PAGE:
Landlords and tenants may refer to the booklet entitled "Notes on Signing a Tenancy Agreement" issued jointly by the Consumer Council and Estate Agents Authority which contains useful information on tenancy agreements. The booklet is available from District Offices and the concerned organisations.
  3. 13. Is there any provision in the Ordinance regulating repair liabilities ?

    The Ordinance does not contain provisions on repair liabilities. Any dispute on repair and maintenance liabilities, which cannot be settled between the landlord and tenant, may be resolved in court by reference to the expressed or implied terms of the tenancy and in accordance with common law principles.
  4. 14. What can a tenant do when the landlord refuses to accept rent ?

    If a landlord refuses to accept the rent, the tenant may send the rent by cheque through the post to the landlord. If the letter is unclaimed, the tenant should keep it as a proof for future legal proceedings.
  5. 15. What can a landlord do when the tenant owes rent ?

    When the tenant is in arrears of rent, the landlord can take one of the following actions :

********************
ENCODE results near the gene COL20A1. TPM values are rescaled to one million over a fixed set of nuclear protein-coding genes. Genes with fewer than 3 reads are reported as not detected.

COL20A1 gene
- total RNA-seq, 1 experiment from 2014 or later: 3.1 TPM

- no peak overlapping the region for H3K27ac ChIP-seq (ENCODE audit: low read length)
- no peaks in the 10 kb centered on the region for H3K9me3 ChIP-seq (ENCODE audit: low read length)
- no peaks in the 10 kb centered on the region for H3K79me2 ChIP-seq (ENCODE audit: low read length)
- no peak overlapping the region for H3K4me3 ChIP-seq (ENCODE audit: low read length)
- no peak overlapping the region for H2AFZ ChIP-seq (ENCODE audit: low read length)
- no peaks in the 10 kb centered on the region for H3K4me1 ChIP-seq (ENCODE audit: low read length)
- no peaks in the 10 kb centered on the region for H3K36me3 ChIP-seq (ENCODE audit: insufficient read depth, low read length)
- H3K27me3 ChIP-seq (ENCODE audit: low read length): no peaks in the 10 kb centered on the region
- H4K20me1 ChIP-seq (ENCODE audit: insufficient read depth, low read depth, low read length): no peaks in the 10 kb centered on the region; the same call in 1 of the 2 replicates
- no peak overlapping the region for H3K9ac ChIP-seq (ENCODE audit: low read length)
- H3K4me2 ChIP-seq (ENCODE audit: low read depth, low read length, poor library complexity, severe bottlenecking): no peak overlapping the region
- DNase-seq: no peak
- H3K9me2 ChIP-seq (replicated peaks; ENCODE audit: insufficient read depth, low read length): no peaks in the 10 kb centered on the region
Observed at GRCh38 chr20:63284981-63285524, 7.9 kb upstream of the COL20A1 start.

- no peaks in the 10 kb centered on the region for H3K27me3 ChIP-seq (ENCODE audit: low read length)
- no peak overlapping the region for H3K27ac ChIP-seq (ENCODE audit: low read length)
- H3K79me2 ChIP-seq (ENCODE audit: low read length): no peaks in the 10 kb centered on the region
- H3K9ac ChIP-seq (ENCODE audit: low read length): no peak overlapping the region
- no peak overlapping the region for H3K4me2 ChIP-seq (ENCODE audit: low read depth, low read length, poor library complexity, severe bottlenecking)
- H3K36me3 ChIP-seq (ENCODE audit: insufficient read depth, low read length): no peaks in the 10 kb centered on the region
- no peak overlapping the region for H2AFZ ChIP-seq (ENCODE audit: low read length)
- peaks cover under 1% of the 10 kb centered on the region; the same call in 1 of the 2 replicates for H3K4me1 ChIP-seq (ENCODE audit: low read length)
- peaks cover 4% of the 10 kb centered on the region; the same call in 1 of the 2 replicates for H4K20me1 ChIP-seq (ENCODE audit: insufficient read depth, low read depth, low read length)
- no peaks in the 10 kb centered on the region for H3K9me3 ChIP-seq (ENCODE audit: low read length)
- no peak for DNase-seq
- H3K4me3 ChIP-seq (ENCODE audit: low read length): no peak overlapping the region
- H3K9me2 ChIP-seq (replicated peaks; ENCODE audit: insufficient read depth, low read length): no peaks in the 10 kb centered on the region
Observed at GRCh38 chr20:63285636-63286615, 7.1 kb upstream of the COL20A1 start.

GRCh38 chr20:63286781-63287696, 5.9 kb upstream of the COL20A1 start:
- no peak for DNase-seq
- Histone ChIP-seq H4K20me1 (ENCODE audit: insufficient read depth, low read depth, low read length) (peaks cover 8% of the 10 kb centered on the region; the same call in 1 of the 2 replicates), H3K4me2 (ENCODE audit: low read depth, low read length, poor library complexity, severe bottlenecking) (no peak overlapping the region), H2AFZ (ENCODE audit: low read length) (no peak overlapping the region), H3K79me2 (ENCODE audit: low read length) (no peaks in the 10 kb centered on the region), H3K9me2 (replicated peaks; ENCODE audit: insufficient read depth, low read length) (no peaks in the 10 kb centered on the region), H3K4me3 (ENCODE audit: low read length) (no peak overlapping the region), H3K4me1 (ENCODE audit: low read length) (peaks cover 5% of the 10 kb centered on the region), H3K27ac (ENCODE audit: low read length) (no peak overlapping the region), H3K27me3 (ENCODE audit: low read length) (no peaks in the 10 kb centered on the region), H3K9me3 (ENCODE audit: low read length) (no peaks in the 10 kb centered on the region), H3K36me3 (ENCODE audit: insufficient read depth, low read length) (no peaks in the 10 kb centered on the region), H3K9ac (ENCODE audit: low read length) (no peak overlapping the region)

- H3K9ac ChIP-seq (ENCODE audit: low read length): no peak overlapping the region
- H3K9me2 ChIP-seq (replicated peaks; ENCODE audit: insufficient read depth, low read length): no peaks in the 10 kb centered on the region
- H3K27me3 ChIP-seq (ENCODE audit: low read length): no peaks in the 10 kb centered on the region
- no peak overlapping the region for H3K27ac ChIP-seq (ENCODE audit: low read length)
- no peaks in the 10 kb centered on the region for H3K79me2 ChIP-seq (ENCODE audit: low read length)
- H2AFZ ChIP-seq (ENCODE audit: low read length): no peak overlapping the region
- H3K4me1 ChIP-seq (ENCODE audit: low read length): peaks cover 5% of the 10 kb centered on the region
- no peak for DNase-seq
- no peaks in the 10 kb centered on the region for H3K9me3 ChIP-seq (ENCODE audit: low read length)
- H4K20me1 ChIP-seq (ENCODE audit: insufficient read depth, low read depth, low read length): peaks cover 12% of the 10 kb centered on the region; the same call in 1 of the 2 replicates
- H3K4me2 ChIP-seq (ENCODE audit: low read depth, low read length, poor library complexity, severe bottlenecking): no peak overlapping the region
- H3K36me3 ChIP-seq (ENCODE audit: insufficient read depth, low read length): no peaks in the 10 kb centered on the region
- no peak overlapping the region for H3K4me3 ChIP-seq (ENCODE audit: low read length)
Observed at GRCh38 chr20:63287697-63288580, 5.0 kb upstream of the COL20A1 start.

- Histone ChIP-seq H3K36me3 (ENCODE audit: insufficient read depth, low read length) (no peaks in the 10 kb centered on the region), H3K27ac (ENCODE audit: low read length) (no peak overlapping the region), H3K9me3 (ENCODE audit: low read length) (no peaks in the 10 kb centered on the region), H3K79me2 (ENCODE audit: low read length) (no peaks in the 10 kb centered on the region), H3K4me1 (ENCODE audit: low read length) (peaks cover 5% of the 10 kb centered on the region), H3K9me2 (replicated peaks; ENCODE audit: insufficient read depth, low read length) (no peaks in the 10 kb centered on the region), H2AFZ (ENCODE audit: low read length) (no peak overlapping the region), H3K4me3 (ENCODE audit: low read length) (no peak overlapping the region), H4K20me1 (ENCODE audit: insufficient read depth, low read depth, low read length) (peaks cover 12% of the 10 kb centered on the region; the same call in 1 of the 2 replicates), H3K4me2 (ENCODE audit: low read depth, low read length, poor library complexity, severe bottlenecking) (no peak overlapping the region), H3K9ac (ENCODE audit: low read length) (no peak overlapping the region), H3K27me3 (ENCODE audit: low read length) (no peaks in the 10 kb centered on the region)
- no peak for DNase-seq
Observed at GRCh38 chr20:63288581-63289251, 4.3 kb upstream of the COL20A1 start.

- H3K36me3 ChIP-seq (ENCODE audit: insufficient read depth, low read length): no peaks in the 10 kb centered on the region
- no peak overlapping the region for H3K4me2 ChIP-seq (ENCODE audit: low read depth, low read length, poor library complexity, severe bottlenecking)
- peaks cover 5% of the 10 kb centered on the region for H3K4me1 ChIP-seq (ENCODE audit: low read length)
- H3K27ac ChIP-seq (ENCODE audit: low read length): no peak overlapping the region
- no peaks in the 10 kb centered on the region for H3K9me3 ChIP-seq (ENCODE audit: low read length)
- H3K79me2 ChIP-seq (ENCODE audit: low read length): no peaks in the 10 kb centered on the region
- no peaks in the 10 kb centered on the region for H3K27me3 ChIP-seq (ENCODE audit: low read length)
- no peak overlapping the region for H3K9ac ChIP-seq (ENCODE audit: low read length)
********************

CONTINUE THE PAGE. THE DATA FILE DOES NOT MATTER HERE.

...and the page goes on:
1. apply to the District Court for a distress warrant. Upon the issue of a warrant, the Court Bailiff will visit the premises and seize any movable property belonging to the tenant found there. If the tenant cannot pay the rent arrears and the costs of distress within a stipulated time, the court will sell the seized property and apply the proceeds to the sums outstanding. A distress warrant cannot be issued for arrears of rent due for more than 12 months;
    2. sue the tenant in the Small Claims Tribunal for rent arrears of not more than $50,000. If the amount exceeds $50,000, the landlord may sue the tenant in the District Court; or
    3. apply to the Lands Tribunal for a possession order.
    A domestic tenant who persistently pays his rent late may be regarded as causing unnecessary inconvenience to the landlord. The landlord may apply to the Lands Tribunal for a possession order if the tenant continues with such acts despite written warnings.